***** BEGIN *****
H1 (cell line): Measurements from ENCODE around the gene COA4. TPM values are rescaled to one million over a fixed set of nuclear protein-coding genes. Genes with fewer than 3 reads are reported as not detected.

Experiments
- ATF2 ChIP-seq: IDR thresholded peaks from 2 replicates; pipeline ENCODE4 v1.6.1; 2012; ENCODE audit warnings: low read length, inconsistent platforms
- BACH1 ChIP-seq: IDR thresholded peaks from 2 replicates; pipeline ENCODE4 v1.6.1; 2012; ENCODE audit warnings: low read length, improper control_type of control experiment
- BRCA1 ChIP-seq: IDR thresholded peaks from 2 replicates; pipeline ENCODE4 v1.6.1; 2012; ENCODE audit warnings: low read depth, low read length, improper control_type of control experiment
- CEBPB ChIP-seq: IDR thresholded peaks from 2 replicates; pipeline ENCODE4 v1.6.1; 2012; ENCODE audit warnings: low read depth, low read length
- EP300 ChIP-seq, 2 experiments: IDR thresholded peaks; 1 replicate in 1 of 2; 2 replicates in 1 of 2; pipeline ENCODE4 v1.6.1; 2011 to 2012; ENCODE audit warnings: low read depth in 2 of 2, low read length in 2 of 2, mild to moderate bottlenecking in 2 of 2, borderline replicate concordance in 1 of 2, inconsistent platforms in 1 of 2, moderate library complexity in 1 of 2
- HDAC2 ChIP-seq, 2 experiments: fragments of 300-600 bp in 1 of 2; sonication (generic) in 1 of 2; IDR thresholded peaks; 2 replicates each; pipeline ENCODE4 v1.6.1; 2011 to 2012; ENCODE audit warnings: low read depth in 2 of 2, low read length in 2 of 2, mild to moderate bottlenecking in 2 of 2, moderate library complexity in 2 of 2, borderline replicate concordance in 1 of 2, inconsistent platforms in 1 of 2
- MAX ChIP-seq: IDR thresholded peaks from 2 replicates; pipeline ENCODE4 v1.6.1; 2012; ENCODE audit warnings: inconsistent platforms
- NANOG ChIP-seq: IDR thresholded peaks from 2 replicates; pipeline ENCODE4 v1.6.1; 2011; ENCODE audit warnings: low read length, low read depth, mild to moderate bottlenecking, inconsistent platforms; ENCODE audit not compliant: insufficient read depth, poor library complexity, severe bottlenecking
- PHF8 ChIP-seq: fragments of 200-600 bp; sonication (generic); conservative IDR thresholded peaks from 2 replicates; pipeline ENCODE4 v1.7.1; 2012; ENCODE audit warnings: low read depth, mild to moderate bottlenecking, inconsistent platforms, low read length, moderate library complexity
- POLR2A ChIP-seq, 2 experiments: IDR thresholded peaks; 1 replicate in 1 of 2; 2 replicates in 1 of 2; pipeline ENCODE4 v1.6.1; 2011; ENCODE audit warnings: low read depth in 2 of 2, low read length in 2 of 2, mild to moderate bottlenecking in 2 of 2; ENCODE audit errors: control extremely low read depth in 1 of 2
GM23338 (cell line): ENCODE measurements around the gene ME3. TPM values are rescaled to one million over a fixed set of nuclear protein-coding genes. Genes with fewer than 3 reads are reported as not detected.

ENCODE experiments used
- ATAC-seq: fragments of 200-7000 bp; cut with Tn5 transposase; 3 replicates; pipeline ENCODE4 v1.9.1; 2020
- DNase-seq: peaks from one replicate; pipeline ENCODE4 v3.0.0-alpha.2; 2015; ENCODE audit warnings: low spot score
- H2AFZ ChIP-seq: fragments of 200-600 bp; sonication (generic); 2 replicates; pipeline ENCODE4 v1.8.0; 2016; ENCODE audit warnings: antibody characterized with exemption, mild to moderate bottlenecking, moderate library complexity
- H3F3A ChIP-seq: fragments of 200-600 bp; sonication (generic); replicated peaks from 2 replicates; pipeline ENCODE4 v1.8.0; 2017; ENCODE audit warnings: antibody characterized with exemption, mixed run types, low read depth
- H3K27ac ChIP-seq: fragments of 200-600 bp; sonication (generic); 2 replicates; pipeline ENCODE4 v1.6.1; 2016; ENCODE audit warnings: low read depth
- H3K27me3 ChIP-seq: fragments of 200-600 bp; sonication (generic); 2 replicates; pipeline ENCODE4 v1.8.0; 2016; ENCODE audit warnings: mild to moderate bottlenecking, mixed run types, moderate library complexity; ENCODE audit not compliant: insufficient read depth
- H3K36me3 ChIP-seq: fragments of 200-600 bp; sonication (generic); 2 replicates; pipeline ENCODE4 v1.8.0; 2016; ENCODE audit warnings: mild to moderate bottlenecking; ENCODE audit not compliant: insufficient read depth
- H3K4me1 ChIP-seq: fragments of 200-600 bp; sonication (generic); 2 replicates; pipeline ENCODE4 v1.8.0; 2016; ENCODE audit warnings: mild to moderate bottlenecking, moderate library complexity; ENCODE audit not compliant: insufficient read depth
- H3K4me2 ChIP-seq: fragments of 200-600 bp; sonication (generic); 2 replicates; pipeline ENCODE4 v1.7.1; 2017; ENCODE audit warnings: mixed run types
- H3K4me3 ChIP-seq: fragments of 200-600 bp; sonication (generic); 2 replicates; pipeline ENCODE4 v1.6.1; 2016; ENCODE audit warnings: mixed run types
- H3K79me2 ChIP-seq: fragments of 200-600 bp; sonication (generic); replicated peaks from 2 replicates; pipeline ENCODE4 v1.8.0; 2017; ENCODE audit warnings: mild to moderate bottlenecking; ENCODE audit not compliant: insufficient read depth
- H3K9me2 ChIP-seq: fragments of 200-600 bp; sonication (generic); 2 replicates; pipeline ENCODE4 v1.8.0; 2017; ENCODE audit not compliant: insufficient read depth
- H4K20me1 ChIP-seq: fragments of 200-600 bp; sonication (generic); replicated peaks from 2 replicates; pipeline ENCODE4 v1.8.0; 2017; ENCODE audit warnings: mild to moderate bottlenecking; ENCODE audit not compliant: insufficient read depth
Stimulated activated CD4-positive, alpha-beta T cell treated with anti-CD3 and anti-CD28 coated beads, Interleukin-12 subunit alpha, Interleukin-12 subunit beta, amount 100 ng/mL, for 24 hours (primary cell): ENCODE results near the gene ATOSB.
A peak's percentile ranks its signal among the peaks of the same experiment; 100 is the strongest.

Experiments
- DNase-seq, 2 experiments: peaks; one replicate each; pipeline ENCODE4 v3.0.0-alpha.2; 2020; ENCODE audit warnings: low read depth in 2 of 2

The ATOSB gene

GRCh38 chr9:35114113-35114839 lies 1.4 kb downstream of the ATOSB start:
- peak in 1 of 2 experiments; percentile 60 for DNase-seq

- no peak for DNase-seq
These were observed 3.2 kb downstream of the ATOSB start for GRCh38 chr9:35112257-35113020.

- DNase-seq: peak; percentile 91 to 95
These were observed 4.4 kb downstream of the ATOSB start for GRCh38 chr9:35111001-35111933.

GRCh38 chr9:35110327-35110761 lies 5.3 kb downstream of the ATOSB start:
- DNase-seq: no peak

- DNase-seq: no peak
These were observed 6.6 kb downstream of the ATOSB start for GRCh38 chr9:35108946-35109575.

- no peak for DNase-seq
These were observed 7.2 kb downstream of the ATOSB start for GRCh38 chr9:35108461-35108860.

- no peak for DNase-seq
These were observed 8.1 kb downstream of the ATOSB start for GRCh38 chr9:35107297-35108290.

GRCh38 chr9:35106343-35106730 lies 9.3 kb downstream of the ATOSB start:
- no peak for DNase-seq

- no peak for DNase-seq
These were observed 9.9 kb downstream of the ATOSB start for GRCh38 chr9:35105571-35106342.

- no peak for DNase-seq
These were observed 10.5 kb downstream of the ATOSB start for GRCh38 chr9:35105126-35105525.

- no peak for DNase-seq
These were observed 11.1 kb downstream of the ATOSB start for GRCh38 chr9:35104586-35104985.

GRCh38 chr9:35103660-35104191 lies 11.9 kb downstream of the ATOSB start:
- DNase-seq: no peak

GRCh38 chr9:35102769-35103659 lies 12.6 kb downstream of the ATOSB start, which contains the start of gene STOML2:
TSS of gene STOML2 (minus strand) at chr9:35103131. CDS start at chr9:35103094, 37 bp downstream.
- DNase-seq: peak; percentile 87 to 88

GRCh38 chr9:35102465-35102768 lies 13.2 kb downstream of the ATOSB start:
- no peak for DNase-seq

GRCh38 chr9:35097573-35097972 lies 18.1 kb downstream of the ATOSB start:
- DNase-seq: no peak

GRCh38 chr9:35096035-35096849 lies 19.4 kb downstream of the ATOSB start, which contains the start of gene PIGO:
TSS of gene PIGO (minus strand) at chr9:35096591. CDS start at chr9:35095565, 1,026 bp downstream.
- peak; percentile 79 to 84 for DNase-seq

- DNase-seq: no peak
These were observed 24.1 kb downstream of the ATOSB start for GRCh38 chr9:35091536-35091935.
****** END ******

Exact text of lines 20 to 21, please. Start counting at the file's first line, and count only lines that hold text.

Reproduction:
- H3K27me3 ChIP-seq: fragments of 200-600 bp; sonication (generic); 2 replicates; pipeline ENCODE4 v1.8.0; 2016; ENCODE audit warnings: mild to moderate bottlenecking, mixed run types, moderate library complexity; ENCODE audit not compliant: insufficient read depth
- H3K36me3 ChIP-seq: fragments of 200-600 bp; sonication (generic); 2 replicates; pipeline ENCODE4 v1.8.0; 2016; ENCODE audit warnings: mild to moderate bottlenecking; ENCODE audit not compliant: insufficient read depth